As Josh Scherba, SVP of distribution for DHX Media, says of himself and others he knows, “We’re content junkies. It would never cross our minds to actually cut our cord because then where am I going to watch my sports? And also, I want to watch the brand new HBO content and [broadcast TV is] the only way I’m going to get it.”
The fact is Netflix’s Canadian library just isn’t that strong. And Netflix seems to know it—or at least it’s possible to read as much into its late 2011 announcement that in 2012 increases in its content spend would make the Canadian service’s offering comparable to its U.S. counterpart. Data compiled for Canadian Business Online by Josh Loewen of iStreamGuide.com shows a total of 10,625 unique titles for U.S. Netflix and 2,647 for Canada (see sidebar: “How much greener is the grass at Netflix USA?”). The genre disparities are similarly wide, with 3,035 film titles in the drama category for the U.S., but only 829 in Canada, for example.
As for quality, consumers will find little in the way of the premium movies they can expect on a pay TV or video on demand (VOD) service. Instead it’s too often a slate of low-rent, straight-to-video unknowns such as 2-Headed Shark Attack and box-office underperformers like After the Sunset. Officially, Netflix says it doesn’t really play in the premium movie market, with TV streaming making up 70% of served content, but even there the selection in Canada significantly underachieves compared to the American library. Only time will tell if this is simply the temporary result of the Canadian library’s younger age. But in a Q3 2011 note, CEO Reed Hastings said the plan was to get content spending to the “population-adjusted equivalent” of the U.S. However, with a population only 10% of the States, that doesn’t seem to bode well for Canada’s content junkies or the company’s ability to grow its market share here.
The battle over content spend
If content is king, then what the ongoing confrontation between the two sides is about is what each can spend for content and when they can get it. As mentioned, Netflix has shown itself willing and able to make serious plays for content it believes will attract subscribers. Getting that content first and on an exclusive basis gives consumers just one more reason not to bother with their traditional cable subscription. To compete, the incumbents have to be prepared to pay a little more and according to the BDUs and other sources prices are indeed going up.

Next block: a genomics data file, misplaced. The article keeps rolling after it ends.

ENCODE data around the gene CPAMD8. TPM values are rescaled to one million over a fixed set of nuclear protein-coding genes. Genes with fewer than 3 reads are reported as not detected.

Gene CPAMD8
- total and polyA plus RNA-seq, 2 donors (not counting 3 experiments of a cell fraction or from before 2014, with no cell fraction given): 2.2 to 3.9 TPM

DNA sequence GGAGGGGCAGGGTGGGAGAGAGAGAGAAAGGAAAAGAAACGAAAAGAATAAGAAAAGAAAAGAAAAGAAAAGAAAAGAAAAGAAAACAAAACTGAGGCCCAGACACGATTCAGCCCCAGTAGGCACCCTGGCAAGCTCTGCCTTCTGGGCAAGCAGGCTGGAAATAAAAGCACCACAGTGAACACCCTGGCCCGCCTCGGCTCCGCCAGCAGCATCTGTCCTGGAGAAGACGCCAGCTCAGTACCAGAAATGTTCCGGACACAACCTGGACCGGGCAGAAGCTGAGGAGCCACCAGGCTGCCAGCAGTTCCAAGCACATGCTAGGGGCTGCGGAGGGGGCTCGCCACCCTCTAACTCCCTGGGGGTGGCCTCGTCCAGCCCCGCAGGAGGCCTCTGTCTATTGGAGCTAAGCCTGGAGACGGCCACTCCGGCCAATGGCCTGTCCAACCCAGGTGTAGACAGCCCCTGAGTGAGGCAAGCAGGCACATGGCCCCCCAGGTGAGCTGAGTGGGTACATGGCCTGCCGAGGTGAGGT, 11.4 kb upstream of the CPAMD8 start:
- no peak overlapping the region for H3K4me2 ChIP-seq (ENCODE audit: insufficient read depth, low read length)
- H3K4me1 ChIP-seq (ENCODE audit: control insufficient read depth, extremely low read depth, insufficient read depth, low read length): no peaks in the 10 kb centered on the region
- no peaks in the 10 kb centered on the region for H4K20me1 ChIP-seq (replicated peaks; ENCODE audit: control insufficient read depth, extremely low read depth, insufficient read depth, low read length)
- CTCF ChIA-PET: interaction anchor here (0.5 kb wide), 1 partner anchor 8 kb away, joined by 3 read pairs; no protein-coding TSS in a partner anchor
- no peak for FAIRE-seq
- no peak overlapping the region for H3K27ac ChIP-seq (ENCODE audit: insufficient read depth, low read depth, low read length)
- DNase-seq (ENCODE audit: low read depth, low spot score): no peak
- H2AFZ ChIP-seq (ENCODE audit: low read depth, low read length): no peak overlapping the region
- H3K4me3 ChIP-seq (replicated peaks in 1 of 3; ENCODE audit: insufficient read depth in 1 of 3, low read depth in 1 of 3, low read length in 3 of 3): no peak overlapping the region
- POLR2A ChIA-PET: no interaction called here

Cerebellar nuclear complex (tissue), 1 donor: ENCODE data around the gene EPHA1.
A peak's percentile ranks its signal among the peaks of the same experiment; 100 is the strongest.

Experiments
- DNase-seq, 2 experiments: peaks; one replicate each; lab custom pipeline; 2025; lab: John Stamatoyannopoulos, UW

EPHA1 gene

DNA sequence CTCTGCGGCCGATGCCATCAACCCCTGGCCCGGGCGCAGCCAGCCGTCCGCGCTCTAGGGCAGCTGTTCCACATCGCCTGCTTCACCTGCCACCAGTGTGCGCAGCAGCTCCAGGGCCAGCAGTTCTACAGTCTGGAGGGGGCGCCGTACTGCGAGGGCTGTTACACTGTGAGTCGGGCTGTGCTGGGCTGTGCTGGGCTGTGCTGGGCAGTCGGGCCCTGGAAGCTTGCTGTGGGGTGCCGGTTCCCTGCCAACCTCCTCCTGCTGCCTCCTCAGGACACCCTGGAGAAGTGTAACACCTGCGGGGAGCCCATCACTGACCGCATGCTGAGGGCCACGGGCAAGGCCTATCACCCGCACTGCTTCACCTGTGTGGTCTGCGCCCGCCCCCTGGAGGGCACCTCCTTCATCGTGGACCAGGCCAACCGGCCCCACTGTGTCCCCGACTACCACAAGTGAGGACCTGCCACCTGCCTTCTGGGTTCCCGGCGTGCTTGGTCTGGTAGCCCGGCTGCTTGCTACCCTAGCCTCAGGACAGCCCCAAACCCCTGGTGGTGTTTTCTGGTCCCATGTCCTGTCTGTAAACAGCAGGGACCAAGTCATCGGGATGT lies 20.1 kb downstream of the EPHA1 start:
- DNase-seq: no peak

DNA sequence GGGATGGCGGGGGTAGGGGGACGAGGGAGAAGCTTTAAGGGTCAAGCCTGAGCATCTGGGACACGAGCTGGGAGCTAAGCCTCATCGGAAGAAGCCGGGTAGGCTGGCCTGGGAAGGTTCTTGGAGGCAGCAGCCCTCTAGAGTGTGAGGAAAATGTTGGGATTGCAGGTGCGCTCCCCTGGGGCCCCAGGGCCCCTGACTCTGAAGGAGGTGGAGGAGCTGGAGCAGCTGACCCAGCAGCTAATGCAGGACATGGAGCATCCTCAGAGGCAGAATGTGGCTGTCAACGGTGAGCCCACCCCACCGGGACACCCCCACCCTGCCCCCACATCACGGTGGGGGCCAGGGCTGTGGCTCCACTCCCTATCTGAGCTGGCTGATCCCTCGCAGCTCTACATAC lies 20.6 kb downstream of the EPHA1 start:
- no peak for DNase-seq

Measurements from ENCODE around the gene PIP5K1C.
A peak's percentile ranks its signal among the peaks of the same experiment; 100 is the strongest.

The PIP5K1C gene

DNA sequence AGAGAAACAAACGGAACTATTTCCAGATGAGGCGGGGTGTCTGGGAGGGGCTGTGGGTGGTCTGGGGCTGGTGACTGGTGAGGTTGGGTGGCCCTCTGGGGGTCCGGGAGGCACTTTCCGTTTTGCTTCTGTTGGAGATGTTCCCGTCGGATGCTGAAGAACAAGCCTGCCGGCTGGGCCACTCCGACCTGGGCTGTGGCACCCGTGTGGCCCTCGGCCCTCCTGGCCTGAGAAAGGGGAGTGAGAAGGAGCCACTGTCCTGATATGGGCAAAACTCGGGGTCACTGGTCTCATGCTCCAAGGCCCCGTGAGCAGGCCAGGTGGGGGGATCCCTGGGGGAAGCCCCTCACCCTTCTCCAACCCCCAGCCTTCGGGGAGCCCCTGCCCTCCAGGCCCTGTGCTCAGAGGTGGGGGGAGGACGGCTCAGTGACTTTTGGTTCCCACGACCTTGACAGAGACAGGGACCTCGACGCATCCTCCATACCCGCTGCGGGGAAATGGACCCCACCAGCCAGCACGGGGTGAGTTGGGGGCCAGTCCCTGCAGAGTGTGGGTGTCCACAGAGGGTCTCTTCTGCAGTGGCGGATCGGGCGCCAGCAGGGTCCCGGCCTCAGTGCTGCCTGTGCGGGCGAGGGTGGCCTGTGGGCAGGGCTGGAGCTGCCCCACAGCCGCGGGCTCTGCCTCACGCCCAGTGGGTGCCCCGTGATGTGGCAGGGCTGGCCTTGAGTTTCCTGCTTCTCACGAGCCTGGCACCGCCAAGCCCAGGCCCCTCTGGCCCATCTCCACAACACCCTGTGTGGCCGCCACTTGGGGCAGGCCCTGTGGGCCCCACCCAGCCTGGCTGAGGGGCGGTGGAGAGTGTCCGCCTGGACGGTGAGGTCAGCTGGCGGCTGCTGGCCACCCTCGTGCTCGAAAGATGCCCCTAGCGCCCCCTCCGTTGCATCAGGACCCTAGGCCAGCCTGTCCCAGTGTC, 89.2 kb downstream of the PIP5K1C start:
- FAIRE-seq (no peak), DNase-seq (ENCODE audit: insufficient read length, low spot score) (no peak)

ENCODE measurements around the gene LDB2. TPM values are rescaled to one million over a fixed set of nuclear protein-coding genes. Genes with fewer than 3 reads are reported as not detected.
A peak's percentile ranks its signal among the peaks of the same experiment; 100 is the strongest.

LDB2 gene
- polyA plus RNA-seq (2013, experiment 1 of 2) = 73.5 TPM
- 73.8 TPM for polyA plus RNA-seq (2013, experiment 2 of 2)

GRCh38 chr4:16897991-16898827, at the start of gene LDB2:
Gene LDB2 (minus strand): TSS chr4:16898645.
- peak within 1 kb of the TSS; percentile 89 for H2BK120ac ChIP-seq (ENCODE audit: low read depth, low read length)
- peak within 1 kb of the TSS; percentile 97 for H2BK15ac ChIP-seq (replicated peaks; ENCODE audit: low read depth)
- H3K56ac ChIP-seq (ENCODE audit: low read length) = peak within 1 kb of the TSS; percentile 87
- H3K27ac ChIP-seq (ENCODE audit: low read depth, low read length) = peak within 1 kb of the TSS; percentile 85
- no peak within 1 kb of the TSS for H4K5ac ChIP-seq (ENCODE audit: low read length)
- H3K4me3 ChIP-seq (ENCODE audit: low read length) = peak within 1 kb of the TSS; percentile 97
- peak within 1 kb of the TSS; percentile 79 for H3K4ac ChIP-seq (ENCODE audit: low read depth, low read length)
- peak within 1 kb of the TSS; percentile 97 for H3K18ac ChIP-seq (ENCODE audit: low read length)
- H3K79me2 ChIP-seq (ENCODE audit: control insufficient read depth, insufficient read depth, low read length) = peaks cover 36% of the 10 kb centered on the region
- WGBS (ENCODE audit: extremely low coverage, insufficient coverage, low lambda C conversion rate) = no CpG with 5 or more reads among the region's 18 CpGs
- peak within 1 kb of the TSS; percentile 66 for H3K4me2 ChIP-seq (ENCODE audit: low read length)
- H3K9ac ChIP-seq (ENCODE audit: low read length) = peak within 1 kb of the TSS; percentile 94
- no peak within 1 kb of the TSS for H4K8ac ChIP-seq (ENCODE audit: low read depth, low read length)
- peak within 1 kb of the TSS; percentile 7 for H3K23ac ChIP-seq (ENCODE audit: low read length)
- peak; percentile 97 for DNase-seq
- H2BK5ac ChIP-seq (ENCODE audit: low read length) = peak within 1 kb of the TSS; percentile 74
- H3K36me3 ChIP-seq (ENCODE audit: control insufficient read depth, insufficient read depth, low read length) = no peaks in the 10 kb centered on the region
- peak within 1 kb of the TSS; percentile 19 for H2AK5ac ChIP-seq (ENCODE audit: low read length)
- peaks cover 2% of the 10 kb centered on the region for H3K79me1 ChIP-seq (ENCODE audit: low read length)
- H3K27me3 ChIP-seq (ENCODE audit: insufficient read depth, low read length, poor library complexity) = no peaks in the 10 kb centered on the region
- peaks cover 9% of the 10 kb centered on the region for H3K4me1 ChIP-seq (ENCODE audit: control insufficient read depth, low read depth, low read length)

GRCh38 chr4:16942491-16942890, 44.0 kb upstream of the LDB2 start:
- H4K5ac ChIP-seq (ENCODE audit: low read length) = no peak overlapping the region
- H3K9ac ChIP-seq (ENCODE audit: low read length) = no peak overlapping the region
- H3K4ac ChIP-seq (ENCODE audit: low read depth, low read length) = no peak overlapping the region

Some distributors say there is more money being paid by buyers as a result of Netflix’s presence. “I can definitely confirm that there is additional money being paid for these [digital] rights now,” says DHX Media’s Scherba. DHX, which recently acquired Cookie Jar Entertainment, produces, licenses and distributes dozens of children’s shows including Battletoads, Caillou and Yo Gabba Gabba. DHX in March 2012 signed a content deal with Netflix.
And from Corus’ Gary Maavara, who specifically identified Netflix in comments to the CRTC: “If Canadian broadcasters are to compete with such players for Canadian rights to popular content, the inevitable result will be a dramatic escalation in the costs of acquired programming and an erosion of operating margins.”
Joris Evers, director of corporate communications for Netflix, insists the company doesn’t “go crazy on pricing.” Of the Paramount deal, he says, “To be able to have Netflix in Canada, and make it an attractive service that people want to subscribe to at that $7.99 a month, we want to have a nice mix of content and some [pay TV] titles, like through Paramount, for example, are a key part of that mix. And we pay fair prices for content. We pay well for content people really love to see.”